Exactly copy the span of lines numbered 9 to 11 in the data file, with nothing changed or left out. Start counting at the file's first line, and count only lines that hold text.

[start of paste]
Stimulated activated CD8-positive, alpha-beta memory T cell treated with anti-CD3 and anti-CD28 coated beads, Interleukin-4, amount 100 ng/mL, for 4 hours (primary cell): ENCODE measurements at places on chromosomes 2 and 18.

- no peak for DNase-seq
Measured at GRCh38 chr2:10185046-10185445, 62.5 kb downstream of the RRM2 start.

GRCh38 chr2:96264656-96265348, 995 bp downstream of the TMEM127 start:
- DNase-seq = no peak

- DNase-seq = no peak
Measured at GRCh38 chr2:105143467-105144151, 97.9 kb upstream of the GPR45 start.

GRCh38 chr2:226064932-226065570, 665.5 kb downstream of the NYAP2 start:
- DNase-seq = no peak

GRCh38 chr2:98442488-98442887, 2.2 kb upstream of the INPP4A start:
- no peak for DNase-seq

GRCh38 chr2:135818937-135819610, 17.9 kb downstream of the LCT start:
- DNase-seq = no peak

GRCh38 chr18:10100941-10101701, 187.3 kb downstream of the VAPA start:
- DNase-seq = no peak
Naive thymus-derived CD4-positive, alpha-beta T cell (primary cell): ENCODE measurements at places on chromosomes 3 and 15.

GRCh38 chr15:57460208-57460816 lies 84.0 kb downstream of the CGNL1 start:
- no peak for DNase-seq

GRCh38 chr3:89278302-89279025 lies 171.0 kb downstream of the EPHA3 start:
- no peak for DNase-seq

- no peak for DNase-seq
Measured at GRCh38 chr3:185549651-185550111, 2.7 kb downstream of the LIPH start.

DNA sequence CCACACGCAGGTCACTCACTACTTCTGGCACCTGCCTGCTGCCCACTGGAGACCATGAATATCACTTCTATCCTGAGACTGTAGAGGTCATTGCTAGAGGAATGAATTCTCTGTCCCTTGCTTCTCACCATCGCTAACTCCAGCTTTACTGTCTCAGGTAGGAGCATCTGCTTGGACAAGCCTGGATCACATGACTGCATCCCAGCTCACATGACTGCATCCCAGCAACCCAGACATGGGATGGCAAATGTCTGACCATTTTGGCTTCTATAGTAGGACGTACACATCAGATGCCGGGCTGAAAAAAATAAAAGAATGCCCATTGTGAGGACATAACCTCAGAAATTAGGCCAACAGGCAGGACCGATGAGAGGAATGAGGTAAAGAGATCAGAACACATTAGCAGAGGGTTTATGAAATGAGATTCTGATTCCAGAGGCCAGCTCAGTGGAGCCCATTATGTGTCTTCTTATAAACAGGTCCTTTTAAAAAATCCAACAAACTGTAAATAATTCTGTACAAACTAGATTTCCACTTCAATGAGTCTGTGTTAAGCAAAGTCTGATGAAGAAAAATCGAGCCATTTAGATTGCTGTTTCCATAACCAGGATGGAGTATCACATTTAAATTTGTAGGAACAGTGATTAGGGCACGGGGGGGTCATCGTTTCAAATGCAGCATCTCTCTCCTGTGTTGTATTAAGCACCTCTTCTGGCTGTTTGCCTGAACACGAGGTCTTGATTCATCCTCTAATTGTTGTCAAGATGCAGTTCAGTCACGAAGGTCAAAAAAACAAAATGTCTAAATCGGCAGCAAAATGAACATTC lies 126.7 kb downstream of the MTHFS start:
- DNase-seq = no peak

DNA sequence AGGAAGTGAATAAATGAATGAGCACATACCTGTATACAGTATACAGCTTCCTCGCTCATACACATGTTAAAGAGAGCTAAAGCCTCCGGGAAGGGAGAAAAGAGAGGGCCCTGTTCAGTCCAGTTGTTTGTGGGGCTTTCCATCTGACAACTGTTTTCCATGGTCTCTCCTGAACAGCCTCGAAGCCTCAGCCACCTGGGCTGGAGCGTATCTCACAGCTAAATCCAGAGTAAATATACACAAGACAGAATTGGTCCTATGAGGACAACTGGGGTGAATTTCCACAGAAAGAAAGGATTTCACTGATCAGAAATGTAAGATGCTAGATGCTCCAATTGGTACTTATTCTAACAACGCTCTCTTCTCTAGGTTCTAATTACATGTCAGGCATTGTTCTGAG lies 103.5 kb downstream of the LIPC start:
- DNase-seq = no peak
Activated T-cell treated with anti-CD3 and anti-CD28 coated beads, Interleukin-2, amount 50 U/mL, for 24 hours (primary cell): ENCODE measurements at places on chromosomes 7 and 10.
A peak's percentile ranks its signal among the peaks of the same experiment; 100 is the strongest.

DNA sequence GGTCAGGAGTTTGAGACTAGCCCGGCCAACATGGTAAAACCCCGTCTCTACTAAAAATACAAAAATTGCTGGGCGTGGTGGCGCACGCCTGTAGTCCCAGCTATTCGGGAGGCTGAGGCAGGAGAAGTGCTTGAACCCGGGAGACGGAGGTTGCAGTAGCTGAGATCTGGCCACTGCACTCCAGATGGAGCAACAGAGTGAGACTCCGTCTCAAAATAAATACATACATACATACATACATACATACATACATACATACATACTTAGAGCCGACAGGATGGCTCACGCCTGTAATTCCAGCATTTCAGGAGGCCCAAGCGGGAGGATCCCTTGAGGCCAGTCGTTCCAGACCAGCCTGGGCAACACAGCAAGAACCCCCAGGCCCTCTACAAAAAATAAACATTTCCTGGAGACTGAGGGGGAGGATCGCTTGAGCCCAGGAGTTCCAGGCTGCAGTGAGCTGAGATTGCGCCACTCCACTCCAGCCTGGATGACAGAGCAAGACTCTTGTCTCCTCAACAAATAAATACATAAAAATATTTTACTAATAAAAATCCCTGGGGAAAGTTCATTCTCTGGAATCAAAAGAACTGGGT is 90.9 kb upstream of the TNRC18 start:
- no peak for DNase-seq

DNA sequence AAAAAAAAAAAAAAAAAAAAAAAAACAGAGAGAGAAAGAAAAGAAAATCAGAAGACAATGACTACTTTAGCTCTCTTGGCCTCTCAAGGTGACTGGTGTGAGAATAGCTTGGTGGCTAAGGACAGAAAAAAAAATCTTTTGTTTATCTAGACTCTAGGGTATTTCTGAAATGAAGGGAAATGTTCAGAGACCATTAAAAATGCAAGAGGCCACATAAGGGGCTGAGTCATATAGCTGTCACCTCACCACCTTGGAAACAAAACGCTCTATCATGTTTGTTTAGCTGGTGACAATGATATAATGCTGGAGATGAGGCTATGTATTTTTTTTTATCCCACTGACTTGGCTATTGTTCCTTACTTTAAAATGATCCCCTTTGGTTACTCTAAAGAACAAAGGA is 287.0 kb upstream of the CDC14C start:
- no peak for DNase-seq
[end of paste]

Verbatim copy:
- DNase-seq = no peak

GRCh38 chr2:98442488-98442887, 2.2 kb upstream of the INPP4A start:
- no peak for DNase-seq